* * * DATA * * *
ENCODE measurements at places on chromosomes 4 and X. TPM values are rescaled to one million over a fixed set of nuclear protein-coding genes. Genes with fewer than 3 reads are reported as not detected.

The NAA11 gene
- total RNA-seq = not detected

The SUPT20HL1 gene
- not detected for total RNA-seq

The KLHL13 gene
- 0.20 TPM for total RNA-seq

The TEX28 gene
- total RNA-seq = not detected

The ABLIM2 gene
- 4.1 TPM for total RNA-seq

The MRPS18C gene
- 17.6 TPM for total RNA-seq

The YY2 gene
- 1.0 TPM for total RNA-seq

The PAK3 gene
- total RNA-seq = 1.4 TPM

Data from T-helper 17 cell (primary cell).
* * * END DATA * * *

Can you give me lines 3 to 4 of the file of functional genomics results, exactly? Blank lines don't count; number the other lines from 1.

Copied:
- total RNA-seq = not detected

The SUPT20HL1 gene